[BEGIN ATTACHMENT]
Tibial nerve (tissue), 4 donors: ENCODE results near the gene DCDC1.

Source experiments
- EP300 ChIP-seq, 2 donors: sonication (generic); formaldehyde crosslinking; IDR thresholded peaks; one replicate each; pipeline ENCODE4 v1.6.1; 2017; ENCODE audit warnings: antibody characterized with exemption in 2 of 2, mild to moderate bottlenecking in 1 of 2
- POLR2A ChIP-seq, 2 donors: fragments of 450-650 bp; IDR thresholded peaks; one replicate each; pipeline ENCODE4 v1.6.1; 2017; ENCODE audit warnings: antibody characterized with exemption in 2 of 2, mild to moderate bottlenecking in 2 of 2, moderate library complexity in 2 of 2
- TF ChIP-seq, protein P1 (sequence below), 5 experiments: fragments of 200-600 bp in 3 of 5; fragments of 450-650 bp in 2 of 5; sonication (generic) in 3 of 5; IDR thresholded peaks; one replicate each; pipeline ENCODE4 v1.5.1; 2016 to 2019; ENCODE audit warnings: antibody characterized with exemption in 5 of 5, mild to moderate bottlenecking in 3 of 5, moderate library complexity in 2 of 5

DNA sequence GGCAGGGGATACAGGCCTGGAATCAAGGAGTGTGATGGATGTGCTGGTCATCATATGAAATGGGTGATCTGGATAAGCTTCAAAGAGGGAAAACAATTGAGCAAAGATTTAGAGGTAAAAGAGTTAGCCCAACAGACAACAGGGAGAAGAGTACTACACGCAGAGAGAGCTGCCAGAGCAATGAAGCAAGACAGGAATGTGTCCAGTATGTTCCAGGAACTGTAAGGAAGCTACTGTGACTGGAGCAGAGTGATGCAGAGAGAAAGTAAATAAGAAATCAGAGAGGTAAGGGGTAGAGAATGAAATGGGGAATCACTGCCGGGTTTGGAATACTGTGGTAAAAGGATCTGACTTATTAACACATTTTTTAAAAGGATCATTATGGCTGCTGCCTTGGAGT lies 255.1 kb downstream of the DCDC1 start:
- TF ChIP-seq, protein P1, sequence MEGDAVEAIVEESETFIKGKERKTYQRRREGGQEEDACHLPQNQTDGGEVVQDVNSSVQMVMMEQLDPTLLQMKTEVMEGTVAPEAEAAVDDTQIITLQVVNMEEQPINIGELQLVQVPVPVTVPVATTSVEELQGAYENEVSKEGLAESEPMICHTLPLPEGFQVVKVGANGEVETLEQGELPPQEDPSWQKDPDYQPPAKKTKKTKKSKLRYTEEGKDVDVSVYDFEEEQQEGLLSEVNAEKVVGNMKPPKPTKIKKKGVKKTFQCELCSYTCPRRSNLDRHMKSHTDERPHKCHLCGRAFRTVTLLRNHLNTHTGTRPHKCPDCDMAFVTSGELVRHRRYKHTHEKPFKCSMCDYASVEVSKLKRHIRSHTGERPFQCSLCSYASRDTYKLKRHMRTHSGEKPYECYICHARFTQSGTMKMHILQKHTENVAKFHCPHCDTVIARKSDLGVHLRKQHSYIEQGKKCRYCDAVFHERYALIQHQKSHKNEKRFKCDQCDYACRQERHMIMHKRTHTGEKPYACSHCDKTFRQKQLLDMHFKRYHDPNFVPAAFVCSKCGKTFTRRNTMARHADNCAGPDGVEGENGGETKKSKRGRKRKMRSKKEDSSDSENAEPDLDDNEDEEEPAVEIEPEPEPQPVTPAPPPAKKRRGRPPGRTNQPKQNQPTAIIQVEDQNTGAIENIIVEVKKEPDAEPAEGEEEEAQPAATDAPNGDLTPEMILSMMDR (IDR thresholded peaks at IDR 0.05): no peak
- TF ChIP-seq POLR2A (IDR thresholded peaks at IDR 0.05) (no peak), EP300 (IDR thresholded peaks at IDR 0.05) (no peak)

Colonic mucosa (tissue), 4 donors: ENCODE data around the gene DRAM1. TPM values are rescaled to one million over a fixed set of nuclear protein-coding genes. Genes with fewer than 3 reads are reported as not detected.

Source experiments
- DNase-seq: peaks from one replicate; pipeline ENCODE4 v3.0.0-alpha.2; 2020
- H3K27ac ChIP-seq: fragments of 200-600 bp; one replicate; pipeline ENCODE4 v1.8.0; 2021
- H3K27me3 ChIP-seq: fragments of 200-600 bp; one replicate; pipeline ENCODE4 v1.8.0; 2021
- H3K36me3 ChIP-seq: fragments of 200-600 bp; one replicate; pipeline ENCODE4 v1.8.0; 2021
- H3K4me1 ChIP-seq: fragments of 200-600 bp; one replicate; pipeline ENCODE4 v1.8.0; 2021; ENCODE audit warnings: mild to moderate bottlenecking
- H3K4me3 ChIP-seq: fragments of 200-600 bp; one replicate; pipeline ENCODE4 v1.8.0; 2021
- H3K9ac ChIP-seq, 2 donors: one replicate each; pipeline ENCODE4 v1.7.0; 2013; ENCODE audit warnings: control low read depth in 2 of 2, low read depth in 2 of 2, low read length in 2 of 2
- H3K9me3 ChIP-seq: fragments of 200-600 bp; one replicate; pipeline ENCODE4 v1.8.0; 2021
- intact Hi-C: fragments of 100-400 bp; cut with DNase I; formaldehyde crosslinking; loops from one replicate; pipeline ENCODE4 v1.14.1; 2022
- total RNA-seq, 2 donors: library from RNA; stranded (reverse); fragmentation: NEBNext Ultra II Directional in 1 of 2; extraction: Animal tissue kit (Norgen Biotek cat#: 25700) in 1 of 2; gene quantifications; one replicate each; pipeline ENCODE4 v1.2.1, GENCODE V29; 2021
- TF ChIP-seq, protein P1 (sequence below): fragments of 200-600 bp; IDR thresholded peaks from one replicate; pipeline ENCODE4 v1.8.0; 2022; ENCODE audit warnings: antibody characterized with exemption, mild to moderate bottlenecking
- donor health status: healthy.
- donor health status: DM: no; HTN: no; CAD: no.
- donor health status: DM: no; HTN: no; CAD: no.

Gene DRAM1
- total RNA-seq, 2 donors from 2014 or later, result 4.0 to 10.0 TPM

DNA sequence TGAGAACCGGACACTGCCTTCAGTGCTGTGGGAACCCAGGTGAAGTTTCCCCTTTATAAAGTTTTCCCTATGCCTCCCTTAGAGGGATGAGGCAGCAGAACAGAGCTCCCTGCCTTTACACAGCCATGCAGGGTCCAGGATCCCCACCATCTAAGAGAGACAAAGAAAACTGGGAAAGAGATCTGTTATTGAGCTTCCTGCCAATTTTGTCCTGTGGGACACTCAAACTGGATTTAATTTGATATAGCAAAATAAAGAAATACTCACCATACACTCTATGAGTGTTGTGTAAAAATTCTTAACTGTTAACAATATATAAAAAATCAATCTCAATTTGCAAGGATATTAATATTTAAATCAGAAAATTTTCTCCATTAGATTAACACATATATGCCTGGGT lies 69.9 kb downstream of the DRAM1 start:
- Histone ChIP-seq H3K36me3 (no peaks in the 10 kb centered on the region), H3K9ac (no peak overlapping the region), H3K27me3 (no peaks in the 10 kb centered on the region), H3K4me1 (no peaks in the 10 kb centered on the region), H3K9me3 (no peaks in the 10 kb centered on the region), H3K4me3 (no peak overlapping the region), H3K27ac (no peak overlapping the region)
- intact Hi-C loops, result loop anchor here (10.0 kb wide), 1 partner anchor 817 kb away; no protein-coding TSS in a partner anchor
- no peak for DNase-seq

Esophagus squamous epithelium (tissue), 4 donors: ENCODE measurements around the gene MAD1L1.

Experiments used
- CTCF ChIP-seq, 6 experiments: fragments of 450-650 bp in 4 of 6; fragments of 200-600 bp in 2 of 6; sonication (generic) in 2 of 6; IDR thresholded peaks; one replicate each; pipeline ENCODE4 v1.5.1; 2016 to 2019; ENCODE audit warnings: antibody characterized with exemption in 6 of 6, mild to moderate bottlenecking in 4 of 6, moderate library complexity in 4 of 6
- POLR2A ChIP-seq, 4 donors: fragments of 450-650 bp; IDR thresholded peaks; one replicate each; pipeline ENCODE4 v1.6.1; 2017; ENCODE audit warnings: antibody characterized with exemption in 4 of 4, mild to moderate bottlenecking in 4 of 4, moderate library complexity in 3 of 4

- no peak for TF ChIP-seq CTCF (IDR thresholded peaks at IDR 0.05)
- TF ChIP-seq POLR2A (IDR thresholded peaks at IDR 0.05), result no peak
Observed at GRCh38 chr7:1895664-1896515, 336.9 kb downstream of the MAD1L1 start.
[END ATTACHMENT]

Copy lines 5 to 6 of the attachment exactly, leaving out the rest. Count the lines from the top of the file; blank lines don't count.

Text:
- TF ChIP-seq, protein P1 (sequence below), 5 experiments: fragments of 200-600 bp in 3 of 5; fragments of 450-650 bp in 2 of 5; sonication (generic) in 3 of 5; IDR thresholded peaks; one replicate each; pipeline ENCODE4 v1.5.1; 2016 to 2019; ENCODE audit warnings: antibody characterized with exemption in 5 of 5, mild to moderate bottlenecking in 3 of 5, moderate library complexity in 2 of 5

DNA sequence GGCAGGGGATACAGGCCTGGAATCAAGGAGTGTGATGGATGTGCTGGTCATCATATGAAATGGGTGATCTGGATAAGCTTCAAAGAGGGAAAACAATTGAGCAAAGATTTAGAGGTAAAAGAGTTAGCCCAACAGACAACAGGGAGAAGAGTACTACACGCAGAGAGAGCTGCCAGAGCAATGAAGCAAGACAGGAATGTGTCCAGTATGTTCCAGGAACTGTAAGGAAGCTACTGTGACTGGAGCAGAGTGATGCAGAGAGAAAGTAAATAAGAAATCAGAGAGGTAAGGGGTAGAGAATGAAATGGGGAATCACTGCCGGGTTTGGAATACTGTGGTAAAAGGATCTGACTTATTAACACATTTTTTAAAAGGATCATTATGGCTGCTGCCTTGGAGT lies 255.1 kb downstream of the DCDC1 start: